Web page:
By Jerrymie Marcus
If the pandemic taught us one thing, it’s that e-commerce will never go away. Browsing several online stores to find the right price for that bread machine from the comfort of one's own couch is unbeatable.
But online shopping comes with a hefty price, it adds to our world's carbon footprint. The impact on our environment for every online sale, nears the carbon footprint of shipping said sales.
Difference of 29%
We tend to think of emission when a courier delivers a package to your frontdoor, but did you know that even browsing online shops causes emissions? There are many instances where the emission from an online sale exceeds the C02 cost of the delivery.
On average, an online sale emits 218.4 gram C02. This doesn’t stray far from 309 gram of C02, the average emission for delivering a package, and is a difference of only 29%.
In this article, we dive deeper in how much emission measured in C02 an online purchase generates, and how this relates to the delivery of a purchase.
600 kilos per year
Operating a web shop? For every page visit, a website emits on average 0.5 gram C02. So an online shop with 100,000 page views per month emits a staggering 600 kg of C02 every year.
According to data from Shopify, the average online conversion rate is 1.76%. This equates to 1 out of every 56 visitors buying a product in a web shop.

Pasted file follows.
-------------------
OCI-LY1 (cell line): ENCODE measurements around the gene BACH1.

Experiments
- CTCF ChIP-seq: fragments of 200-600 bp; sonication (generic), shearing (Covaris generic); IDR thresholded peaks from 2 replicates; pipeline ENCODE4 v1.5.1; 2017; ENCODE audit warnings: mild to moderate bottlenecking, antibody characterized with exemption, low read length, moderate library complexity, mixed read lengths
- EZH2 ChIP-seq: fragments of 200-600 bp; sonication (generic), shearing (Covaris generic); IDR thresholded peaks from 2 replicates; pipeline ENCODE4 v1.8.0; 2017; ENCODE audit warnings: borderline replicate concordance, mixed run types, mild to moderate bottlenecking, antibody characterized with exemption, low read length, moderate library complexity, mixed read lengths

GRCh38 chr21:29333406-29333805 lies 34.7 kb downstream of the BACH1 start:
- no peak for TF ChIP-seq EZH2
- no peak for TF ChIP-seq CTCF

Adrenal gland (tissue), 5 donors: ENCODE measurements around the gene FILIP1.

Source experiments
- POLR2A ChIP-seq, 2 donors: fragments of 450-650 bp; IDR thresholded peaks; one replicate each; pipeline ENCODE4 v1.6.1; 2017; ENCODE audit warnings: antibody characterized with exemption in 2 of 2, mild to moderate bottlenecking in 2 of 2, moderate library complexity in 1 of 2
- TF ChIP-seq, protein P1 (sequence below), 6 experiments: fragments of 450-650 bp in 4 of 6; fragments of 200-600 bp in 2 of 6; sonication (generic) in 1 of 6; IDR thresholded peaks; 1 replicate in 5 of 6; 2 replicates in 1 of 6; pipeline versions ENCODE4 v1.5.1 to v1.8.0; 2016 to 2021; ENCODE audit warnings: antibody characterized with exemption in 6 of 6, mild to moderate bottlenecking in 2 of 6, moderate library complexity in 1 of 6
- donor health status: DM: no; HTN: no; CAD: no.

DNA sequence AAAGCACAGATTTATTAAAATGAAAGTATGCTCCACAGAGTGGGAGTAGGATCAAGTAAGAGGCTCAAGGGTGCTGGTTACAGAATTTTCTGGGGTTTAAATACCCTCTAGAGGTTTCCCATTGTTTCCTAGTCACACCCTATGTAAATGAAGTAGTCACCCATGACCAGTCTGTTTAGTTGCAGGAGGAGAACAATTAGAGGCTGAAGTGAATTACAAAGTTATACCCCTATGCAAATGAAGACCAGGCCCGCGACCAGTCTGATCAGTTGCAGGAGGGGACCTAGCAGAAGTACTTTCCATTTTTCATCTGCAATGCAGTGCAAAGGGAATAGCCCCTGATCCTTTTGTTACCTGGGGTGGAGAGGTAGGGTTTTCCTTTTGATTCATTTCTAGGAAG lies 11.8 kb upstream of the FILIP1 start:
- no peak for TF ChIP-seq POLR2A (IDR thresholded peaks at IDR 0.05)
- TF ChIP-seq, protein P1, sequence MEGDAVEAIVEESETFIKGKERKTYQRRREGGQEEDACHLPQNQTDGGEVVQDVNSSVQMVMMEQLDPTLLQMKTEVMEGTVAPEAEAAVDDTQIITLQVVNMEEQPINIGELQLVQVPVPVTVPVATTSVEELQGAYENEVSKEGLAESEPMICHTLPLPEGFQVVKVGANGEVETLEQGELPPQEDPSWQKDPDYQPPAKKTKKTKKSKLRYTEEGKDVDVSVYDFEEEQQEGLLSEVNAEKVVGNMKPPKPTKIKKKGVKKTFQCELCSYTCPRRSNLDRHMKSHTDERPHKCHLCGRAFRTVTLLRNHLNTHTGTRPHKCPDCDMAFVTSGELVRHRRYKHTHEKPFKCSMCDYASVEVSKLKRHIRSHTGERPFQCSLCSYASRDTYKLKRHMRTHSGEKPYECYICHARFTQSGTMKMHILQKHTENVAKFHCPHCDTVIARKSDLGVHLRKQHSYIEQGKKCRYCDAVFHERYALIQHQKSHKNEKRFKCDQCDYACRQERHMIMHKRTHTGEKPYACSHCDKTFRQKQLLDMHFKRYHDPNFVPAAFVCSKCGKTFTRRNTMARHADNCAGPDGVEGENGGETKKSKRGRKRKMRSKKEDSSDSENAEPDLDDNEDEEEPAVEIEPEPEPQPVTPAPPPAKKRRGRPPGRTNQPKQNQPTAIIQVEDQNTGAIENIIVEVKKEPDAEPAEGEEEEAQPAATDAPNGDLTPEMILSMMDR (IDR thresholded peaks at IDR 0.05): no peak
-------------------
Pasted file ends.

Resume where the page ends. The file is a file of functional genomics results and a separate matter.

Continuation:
Digital online intelligence provider similarweb writes that on average, shoppers tend to visit 7.8 pages before making the decision to buy a product or go somewhere else.
This makes for a very simple calculation. Multiply the average emittance (0.5 gram) with the number of users visiting until a purchase is made (56), with the number of pages they open (7.8). On average, every online sale generates 218.4 gram C02.
Compare this to 309 gram of C02, the average emission for delivering a package.
The more complex a website is, the more energy it requires to load, the greater its impact on the climate. If a web shop has a few plugins, some heavy images or a video is preloaded, it easily exceeds the average emission for delivering a package.
Stand out from the crowd
There are more than 1 billion websites on the internet today, most of which have no notion of online emissions. The carbon footprint of the internet use accounts for about 3.7% of global greenhouse emissions, according to some estimates. Nature.com estimates that in 2030, 20% of the total electricity consumption comes from ICT.
It’s time to stand out. It’s time to let your visitors know that shopping at your website doesn’t come with a hefty price. Making sure an average sale on your website doesn’t exceed the emission for delivering a package is a good start.
Zifera offers all you need to analyze, optimize and compensate your website's emissions and make sure your visitors will happily come back, with a green conscience.